164. Dileepa
    London, UK
    May 18, 2015, 11:56 am

    Every human has to choose their path in life, some choose a path they have been seen or told by the society, and little few has the courage to choose their own path and brave enough to follow it. As history reveals people like them move the world forward, inspired others to follow their hart.
    Loosing you guys is a tragedy to whole society, their love ones.
    May their children get fathers courage to follow your hart, you father was twice the man than that who asking them to grew up.
    R.I.P Dean Potter and Graham Hunt…
    PS. It is shame that in a tragedy like this, some are selfish enough to comment about tax payers money. Hope they will grow up someday.

  165. Lisa Henderson
    May 18, 2015, 12:01 pm

    These men died from a lack of common sense.

  166. Dileepa
    London UK
    May 18, 2015, 12:02 pm

    Every human has to choose their path in life, some choose a path they have been seen or told by the society, and little few has the courage to choose their own path and brave enough to follow it. As history reveals people like them move the world forward, inspired others to follow their hart.
    Loosing you guys is a tragedy to whole society, their love ones.
    May their children get fathers courage to follow your hart, you father was twice the man than that who asking them to grew up.
    R.I.P Dean Potter and Graham Hunt…
    PS. It is shame that in a tragedy like this, some selfish enough to comment about tax payers money. Hope they grow up someday..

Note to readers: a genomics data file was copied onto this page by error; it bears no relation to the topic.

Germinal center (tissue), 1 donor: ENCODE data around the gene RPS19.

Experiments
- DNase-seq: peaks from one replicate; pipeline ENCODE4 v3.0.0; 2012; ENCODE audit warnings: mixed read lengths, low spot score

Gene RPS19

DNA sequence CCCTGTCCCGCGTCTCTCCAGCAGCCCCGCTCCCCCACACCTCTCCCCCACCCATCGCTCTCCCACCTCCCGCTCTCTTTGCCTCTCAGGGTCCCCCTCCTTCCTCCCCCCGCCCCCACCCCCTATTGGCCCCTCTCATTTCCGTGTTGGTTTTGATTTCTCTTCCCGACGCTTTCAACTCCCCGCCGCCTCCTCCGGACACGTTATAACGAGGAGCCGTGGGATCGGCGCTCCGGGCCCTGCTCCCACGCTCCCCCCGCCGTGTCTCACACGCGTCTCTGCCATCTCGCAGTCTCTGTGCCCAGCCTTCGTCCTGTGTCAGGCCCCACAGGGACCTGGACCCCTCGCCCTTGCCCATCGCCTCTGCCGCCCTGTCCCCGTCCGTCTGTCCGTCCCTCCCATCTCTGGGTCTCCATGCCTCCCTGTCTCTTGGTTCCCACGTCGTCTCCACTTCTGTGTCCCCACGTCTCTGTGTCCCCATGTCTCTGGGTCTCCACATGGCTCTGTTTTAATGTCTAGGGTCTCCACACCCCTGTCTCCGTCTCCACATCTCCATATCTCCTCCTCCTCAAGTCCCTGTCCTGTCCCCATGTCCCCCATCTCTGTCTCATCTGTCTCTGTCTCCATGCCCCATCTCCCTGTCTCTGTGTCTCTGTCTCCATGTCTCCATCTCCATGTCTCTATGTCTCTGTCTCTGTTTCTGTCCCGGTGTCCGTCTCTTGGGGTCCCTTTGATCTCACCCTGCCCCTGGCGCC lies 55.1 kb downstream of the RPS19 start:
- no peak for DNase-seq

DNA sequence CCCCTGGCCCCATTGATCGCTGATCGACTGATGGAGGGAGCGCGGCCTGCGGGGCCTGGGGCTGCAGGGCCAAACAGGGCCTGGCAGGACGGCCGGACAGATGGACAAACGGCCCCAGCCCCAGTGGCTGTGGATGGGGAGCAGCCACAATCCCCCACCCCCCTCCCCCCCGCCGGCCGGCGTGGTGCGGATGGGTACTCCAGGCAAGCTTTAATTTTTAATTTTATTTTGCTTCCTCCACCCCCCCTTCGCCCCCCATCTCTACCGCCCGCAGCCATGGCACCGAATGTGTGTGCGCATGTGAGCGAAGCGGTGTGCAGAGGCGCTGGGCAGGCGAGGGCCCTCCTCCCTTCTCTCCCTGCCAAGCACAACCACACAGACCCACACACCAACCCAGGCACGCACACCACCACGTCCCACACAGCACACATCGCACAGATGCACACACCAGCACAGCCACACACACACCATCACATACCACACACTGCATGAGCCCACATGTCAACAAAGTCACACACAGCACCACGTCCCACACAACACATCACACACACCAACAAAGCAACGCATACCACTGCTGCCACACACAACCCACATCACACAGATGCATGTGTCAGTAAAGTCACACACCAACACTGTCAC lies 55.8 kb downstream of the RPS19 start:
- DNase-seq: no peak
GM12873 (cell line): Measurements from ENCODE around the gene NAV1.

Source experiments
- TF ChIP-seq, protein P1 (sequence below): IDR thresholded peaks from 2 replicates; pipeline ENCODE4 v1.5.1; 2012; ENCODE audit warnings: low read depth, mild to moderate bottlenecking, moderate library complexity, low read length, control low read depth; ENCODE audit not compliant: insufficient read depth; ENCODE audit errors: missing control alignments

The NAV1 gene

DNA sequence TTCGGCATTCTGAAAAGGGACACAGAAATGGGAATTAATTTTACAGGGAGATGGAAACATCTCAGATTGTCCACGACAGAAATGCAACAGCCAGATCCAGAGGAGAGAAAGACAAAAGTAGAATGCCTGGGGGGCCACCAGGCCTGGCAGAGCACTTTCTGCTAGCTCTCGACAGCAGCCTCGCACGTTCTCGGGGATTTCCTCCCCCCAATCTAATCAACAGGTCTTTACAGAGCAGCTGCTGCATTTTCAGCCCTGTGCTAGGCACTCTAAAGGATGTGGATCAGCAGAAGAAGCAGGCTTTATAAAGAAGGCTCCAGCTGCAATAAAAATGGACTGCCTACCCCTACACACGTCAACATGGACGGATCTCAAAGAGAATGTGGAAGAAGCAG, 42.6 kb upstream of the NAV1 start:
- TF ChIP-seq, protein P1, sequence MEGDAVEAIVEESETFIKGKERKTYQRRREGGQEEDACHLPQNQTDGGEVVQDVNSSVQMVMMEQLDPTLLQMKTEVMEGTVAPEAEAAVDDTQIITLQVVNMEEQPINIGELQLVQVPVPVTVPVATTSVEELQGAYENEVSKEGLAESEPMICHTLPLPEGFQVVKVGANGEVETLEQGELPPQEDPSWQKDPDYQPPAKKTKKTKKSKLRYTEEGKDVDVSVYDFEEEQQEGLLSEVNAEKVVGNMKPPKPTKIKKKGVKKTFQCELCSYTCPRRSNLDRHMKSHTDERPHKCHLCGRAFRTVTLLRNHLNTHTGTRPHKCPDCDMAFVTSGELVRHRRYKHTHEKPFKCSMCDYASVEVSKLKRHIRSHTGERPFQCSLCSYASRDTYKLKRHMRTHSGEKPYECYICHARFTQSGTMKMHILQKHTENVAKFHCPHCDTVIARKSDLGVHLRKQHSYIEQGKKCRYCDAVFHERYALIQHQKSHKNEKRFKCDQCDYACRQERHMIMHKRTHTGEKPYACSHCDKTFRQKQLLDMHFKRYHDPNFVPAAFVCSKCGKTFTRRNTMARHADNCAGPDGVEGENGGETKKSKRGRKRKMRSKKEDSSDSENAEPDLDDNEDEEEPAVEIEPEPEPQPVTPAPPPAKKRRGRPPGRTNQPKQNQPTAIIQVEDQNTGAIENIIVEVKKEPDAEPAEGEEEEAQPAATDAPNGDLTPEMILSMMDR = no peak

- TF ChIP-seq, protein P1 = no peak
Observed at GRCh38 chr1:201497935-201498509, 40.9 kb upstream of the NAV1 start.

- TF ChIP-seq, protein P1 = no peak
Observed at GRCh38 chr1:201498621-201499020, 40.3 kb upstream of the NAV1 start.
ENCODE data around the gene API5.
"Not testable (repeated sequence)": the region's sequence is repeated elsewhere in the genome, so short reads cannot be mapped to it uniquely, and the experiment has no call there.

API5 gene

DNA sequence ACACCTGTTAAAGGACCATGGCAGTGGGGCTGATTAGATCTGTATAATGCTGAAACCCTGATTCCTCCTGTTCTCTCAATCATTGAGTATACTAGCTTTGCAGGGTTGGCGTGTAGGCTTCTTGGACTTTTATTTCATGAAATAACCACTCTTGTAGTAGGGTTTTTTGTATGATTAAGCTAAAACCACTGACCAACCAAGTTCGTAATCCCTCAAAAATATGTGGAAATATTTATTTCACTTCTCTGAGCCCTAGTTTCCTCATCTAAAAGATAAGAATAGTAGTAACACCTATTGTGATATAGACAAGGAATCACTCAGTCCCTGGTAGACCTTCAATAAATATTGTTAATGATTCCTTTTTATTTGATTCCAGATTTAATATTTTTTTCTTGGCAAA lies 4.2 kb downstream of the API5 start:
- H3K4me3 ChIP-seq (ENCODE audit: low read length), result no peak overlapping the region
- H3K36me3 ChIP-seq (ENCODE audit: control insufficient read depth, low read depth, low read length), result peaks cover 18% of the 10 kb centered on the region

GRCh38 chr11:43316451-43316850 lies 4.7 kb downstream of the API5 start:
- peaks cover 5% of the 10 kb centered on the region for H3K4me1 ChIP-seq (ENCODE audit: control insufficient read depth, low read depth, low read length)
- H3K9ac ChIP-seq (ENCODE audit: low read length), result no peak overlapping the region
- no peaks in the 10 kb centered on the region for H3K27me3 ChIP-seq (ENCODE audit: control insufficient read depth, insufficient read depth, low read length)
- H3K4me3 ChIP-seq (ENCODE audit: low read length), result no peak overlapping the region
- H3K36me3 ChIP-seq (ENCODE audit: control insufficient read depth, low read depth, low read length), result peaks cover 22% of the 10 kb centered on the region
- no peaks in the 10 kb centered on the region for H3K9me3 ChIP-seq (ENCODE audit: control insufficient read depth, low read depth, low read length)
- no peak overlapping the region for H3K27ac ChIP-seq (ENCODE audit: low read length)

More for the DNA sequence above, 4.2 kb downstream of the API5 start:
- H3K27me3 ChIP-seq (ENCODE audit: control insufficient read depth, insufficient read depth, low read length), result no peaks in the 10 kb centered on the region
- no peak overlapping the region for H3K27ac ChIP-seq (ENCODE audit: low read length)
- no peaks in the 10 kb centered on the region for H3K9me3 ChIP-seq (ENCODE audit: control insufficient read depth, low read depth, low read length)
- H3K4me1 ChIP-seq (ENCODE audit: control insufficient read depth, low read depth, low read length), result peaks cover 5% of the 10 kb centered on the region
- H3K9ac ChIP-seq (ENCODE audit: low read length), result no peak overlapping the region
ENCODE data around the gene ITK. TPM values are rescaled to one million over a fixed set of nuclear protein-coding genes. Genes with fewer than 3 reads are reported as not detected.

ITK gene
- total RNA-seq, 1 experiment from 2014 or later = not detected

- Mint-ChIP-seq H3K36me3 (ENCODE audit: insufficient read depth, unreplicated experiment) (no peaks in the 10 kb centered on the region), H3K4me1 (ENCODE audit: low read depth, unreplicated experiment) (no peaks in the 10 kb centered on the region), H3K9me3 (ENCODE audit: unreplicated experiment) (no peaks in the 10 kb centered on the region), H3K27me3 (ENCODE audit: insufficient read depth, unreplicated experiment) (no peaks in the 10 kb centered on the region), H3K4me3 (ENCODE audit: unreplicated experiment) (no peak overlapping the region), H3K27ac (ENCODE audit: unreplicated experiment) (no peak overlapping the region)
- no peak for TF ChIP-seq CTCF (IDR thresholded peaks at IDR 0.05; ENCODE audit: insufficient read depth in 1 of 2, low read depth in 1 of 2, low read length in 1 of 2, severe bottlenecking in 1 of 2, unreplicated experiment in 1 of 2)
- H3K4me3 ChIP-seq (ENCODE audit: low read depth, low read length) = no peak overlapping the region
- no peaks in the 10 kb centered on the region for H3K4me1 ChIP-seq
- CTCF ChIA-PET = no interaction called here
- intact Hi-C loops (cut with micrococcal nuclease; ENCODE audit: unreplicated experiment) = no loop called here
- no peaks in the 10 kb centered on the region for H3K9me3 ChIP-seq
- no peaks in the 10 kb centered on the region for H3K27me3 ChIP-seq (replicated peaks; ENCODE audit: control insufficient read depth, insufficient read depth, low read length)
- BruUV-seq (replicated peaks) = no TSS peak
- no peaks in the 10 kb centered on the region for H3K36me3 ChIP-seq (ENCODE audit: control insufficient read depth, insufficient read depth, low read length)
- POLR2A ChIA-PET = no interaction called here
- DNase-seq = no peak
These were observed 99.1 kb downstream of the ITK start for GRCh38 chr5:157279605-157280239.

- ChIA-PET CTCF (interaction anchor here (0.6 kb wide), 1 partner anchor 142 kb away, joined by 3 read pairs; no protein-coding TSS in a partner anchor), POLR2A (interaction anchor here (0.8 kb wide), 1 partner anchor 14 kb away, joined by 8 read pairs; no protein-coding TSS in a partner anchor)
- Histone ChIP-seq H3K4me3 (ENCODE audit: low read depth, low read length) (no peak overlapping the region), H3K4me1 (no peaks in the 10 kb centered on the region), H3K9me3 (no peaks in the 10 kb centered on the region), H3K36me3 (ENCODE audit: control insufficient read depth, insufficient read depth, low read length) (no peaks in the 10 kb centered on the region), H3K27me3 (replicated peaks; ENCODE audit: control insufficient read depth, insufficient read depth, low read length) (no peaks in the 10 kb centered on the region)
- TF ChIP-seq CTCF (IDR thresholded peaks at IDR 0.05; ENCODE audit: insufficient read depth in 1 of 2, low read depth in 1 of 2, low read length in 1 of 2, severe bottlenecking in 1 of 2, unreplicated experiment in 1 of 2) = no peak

167. x-wind-
    new york
    May 18, 2015, 12:04 pm

    Fly forever, Dean and Graham! You opened a new world for me. You showed me a path. You will always be in my heart. Your star will always shy over Yosemite Park. Deepest condolences to your families.

  168. […] We just hope that Dean and Graham are continuing to fly, wherever they may be. And our thoughts and prayers go out to their loved ones. […]

  169. […] including being named an Adventurer of the Year,” according to Andrew Bisharat in his post in National Geographic […]

  170. […] From National Geographic: […]

  171. Vatekov
    May 18, 2015, 12:25 pm

    From their point of view they are both still flying. Soar in spirit boys! The dream never ends!

  172. Lin He
    United States
    May 18, 2015, 12:27 pm

    Not involving in any extreme sports myself, but I play basketball and know the joy when playing. They lost their lives when doing something they love, that’s what life is all about, doing something you love to do. RIP

  173. pinboard May 18, 2015 —
    May 18, 2015, 12:31 pm

    […] Pioneering Climber Dean Potter Killed in BASE Jumping Accident – Beyond the Edge […]

  174. Jerome Matton
    May 18, 2015, 12:40 pm

    Such a sad loss to the climbing community. Prayers to his family

  175. Claudette
    May 18, 2015, 12:57 pm